|"Upward Drifting" & "Winter Wind Song" by Bob Lindemann|
I know abstract art isn't for everyone, but I think some of it appeals to me because of its visual link to some of the fabric I love like handdyes (I often look at a painting and think, and now it needs some stitch and maybe beads...) or because of my interest in the block designs in 1800s quilts (op art before op art became a thing with painters). With that in mind, here are the pieces in the abstract portion of the winter exhibit (aptly named "Beyond Form") that had me taking more than a quick look. The two above are large watercolor paintings that fit the category of looking like fabric I produce myself. By the late Bob Lindemann, the one on the left is "Upward Drifting" and looks like it uses the technique of scattering salt on the wet paint, something I've done when sun printing fabric. The blues and greens migrating upward and into each other are magical. The other is called "Winter Wind Song". Because of the terrible reflections in the glass, I wasn't able to get straight-on shots of either so I hope you can see what I am describing when you click for a larger view. I wasn't aware of Lindemann's long history with POAC until I did the google and found this article in the local paper which also features another one of his beautiful paintings.
|"Petal" by Jeff Rosenkrans|
I don't expect you to understand the appeal of this painting from the photo. It looks like not much, I suspect, unless you are standing before it and feel the brushstrokes gently arcing upward pulling you with them, the subtle shifting of hardly visible lines of color shading from yellows to oranges with some green interspersed. I doubt it would have the same effect if painted on a smaller canvas, and the fact that I was viewing it on a grey rainy day may have had something to do with the way it made me sigh and drink it in for as long as I did. Or maybe my appreciation was partly due to some very close-up photos I've taken of rose petals where I could study the delicate veining one seldom notices. At any rate, I found myself thinking, "Bravo!" for not mucking up this simple idea with too much detail. Sweeping colors rendered with a delicate touch.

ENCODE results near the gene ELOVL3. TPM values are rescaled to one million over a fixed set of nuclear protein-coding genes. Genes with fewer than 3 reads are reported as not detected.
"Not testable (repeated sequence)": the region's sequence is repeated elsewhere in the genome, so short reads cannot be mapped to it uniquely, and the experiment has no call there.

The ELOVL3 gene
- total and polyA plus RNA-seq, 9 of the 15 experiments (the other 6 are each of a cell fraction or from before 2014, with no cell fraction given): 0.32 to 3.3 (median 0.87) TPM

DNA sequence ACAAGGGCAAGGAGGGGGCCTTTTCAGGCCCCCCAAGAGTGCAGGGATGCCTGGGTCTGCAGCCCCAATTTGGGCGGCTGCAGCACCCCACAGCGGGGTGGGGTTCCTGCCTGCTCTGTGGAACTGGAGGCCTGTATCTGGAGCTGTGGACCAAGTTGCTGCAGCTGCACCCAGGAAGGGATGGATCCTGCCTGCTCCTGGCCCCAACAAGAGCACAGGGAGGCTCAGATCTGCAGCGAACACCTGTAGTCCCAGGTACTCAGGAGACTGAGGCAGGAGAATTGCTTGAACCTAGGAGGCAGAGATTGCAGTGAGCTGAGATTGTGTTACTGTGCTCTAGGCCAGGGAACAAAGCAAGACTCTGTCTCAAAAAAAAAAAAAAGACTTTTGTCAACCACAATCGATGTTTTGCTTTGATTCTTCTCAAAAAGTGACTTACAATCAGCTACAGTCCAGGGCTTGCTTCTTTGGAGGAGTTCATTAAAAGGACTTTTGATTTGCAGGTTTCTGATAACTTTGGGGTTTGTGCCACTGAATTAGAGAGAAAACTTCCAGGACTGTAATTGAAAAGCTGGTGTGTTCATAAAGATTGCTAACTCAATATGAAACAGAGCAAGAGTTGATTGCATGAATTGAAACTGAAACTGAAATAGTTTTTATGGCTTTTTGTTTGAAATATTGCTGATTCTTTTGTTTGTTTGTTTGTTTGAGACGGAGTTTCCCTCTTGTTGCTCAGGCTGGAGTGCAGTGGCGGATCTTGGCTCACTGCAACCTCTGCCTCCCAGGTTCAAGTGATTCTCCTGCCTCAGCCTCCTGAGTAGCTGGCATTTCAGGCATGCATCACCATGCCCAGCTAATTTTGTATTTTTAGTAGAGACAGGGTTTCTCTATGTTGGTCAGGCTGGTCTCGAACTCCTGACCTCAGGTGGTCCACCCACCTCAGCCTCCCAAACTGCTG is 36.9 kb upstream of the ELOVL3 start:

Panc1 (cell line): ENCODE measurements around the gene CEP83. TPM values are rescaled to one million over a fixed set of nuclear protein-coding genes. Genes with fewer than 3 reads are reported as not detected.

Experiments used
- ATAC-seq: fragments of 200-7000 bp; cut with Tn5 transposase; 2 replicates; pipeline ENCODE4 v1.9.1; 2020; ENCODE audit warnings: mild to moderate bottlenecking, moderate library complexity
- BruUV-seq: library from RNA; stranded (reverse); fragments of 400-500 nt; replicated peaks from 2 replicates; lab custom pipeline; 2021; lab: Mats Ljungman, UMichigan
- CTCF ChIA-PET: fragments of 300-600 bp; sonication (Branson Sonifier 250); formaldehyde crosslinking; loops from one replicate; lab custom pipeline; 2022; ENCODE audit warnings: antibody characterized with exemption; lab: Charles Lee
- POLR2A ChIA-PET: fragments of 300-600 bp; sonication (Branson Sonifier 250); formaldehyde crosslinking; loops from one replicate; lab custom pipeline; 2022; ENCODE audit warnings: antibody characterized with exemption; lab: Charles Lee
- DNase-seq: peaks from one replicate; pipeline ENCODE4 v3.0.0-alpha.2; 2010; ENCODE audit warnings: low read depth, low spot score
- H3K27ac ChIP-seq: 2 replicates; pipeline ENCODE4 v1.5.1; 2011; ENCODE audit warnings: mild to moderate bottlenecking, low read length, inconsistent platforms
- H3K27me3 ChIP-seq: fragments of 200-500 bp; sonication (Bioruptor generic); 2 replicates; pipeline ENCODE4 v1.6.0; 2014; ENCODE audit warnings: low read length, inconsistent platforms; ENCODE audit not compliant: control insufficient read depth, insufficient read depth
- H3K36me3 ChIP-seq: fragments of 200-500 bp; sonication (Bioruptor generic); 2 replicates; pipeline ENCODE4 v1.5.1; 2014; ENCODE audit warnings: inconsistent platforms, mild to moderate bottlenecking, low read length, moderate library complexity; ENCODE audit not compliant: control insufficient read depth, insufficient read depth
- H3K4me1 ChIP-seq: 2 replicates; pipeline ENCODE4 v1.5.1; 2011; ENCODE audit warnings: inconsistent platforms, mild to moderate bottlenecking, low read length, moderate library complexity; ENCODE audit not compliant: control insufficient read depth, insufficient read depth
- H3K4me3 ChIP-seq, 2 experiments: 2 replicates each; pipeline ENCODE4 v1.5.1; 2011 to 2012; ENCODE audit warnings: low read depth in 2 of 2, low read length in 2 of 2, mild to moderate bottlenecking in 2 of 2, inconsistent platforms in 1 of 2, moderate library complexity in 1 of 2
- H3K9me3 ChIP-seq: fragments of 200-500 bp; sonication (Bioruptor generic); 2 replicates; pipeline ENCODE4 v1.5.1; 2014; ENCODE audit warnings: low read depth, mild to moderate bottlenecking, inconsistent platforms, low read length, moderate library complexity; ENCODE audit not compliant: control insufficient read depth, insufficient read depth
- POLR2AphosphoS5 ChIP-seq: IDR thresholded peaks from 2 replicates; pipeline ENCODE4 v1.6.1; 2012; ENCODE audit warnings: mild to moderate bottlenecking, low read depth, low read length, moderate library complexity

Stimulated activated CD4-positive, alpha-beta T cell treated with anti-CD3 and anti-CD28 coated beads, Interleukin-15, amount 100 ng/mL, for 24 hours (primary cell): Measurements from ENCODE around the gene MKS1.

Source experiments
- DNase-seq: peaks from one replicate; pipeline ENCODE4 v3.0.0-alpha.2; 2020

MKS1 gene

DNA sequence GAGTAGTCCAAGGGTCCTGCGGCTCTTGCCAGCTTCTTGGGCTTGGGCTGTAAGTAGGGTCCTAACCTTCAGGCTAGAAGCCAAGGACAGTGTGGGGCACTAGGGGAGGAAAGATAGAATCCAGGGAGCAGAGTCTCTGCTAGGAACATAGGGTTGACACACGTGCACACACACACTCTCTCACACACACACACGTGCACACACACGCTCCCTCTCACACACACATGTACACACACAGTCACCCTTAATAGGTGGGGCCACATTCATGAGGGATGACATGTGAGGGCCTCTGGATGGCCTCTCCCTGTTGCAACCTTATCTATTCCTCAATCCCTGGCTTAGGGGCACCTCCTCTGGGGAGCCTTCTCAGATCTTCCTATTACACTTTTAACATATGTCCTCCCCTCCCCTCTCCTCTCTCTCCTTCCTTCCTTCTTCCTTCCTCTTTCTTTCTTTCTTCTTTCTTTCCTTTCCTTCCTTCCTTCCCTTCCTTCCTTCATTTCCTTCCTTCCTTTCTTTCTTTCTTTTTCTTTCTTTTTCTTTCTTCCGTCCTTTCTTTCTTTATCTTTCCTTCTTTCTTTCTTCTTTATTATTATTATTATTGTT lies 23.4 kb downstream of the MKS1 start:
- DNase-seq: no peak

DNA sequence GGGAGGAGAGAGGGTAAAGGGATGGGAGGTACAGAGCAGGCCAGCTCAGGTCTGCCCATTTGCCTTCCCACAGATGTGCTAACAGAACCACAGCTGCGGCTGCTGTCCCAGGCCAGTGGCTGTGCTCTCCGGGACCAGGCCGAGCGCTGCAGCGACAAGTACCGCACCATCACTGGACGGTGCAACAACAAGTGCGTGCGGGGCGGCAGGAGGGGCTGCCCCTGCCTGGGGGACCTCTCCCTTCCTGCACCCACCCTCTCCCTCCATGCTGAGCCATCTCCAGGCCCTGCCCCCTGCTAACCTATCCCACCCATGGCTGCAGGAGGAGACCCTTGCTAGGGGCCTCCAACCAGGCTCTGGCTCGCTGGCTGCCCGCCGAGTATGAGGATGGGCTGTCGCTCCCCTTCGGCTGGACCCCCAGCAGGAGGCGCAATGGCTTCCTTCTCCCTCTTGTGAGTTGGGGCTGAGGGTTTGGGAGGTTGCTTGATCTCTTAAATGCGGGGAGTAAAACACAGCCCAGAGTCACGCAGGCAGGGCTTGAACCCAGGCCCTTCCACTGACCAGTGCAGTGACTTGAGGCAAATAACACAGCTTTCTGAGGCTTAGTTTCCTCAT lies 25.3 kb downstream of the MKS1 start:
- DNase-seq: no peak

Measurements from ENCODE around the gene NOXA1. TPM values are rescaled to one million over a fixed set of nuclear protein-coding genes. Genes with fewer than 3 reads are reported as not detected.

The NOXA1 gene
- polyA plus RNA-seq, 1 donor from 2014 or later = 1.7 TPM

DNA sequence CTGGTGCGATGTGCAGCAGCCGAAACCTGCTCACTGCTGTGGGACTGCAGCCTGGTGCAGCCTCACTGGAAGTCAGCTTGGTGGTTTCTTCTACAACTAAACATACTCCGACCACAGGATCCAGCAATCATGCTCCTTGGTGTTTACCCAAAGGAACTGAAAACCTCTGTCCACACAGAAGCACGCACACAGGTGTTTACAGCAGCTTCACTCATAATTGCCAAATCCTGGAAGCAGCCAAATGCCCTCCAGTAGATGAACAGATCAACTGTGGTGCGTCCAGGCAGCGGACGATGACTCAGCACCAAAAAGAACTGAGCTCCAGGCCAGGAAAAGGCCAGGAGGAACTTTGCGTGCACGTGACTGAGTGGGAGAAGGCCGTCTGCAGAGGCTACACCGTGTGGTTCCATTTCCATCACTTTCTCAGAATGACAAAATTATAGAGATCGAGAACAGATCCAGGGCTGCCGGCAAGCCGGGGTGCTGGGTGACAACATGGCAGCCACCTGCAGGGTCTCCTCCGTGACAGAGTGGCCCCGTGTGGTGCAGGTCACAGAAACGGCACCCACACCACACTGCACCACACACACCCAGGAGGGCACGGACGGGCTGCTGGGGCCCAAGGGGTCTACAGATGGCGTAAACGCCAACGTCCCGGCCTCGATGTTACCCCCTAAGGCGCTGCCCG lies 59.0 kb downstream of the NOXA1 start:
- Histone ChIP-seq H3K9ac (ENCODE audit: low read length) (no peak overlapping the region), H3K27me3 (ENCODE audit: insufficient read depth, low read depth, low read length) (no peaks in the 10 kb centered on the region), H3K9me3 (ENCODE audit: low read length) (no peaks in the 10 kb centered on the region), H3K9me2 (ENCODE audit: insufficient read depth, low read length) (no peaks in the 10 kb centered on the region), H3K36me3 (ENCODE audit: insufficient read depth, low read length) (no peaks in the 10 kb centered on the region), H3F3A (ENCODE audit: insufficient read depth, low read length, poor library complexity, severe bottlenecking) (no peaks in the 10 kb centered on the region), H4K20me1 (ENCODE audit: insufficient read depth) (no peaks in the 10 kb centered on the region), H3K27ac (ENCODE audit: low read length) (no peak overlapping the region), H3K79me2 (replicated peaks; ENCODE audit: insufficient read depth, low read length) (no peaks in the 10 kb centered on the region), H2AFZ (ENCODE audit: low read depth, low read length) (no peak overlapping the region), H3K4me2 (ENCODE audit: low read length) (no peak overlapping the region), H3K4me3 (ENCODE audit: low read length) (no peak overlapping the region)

|"Waves on a Golden Shore" by Leslie Gadsby|
This one drew me in with that wild splash of white, spray from a crashing wave, I decided, although just the shape and form leading the eye upward toward the echoing darker shape and teal blue above it was enough for me, no identification of what it really was necessary. But as I looked around the edges of the white, I noticed many subtle details in the background to confirm that initial impression. So much to look at in this painting by Leslie Gadsby.
|"Besa Del Sol"|
Here's another painting by Jeff Rosenkrans, but oh so different from "Petal". However, the story behind his process as told in his artist statement ties the two together and increased my appreciation of what I was seeing in this striking geometric design. Is that rippling water mixed in with such graphic elements? Yes indeed, and it was that surprising element that caught and held my attention.
|"Winter Forest Floor" by Dan Earle|
|"Abstract II" by Catherine Earle|
I like these last two, one by Dan Earle and one by Catherine Earle and both watercolors, for their placement of interesting shapes and color palette. A part of me envisions designing such images to execute in fabric but somehow I never get quite there. Guess it's time for me to quit looking and start doing the work!